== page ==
Over the last two days we’ve talked about hash functions and their uses in cryptography and elsewhere. Remember that an ideal hash function is basically what cryptographers call a *random oracle* – given an input, it produces a random number in some range. (In practice this range is always [0,2^(2^n)], with n usually equal to 5 or 6 for non-cryptographic hashes or n equal to 7, 8, or 9 for cryptographic hashes.) This random number is deterministic, in that the same input always produces the same output. But the output is otherwise unpredictable. Given an output, it should not be possible to find a corresponding input except by brute-force calculation of every possible input. (And the other conditions we discussed yesterday.)

So how does a hash function actually work? One possibility might be just to add up the numbers in the input, divide by some chosen constant, and output the remainder as the hash value. In ASCII code, the letters of my first name, added together, give

“Matthew” = 77 + 97 + 116 + 116 + 104 + 101 + 119 = 730

If I want the hash to output a value between 0 and 32, I can divide by 32 and take the remainder as my hash. 32 goes into 730 a total of 22 times, with 26 left over. So the hash of my name with this very simple system is 26.

Some of the non-cryptographic hashes like CRC-32 are actually almost this simple. They’re very useful for error-checking and the like, but they fail the “random oracle” criteria completely. It’s easy to engineer a string with any given hash output.

The winner of NIST’s competition to develop the new SHA-3 hash standard is an algorithm named Keccak. Internally it’s pretty complicated, but conceptually it’s simple. In cryptographic terms it follows the sponge construction, which describes the way that it “soaks up” the input and “squeezes out” the output. It works like this: Keccak breaks up the input into blocks of about a hundred bytes. It takes the first block and dumps it into the hash’s internal memory. It scrambles the internal memory around with what amounts to a complicated shuffle. Then it takes the next block and combines it with the internal memory (via an XOR operation) and shuffles the internal memory again. Then it takes the next block, combines it with the internal memory, and shuffles again. This repeats until the hash has processed the entire input. When that happens, the output of the hash is just the internal state at the end.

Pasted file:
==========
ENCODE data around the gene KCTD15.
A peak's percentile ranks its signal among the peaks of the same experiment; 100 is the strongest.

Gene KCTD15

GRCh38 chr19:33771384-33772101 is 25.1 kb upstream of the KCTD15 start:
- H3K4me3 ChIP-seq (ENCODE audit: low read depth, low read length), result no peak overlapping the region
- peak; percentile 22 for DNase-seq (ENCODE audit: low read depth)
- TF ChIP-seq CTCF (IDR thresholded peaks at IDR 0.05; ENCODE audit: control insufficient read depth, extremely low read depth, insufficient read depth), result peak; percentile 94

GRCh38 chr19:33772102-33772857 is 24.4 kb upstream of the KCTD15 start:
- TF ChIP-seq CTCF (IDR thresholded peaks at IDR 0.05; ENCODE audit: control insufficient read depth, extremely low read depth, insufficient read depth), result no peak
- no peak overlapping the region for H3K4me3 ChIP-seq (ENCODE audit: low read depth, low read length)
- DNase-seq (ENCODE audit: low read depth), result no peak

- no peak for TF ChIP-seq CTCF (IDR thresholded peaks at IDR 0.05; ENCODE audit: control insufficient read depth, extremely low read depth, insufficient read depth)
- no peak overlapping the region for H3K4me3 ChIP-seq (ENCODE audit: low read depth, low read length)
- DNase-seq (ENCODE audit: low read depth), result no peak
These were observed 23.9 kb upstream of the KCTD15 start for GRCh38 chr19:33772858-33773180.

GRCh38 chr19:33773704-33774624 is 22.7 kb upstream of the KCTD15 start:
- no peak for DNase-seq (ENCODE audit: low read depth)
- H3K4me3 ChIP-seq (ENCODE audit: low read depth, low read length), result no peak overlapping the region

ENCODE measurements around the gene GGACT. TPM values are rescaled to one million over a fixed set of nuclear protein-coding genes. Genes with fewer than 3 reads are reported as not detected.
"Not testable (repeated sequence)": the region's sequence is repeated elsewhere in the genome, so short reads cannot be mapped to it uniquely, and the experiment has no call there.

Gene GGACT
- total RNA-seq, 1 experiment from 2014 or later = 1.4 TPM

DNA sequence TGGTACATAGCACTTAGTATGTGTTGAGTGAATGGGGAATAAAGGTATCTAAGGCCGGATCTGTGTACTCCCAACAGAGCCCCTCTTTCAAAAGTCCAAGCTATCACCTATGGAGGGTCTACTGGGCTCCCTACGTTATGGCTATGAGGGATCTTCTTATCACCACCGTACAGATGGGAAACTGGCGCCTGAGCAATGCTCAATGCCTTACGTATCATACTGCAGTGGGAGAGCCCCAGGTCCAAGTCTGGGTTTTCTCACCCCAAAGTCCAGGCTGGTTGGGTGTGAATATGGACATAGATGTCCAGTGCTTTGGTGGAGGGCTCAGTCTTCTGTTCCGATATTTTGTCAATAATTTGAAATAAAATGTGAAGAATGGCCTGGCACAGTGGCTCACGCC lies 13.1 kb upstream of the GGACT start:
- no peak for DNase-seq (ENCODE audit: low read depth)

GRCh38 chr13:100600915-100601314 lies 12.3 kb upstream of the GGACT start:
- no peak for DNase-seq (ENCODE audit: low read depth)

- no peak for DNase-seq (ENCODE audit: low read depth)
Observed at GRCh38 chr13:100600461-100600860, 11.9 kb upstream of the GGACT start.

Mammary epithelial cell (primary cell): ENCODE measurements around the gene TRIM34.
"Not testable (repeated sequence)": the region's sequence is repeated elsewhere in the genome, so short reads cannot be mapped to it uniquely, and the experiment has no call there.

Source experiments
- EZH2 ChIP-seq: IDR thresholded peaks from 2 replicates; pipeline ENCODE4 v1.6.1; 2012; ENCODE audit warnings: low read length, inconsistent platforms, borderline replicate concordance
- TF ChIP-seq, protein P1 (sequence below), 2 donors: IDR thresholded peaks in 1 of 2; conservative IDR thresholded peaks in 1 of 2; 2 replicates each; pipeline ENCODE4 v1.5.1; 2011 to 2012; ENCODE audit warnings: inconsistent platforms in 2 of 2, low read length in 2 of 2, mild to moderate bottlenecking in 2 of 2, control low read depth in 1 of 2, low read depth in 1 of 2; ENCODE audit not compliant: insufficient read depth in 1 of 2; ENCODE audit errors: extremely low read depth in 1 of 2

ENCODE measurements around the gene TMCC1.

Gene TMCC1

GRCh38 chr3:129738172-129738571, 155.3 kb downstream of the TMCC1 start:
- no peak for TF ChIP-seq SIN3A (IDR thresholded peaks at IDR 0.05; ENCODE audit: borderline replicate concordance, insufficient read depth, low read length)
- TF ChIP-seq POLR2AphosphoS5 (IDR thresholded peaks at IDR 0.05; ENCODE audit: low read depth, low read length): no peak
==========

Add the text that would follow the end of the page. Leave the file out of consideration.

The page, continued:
That glosses over a lot of subtitles and completely ignore the details of the shuffle. I’m not going to try to explain those subtitles or those details because I don’t understand them very well – I’m not at all a cryptographer, just an interested amateur. Still, those details are interesting and I encourage you to take a look at the Wikipedia article.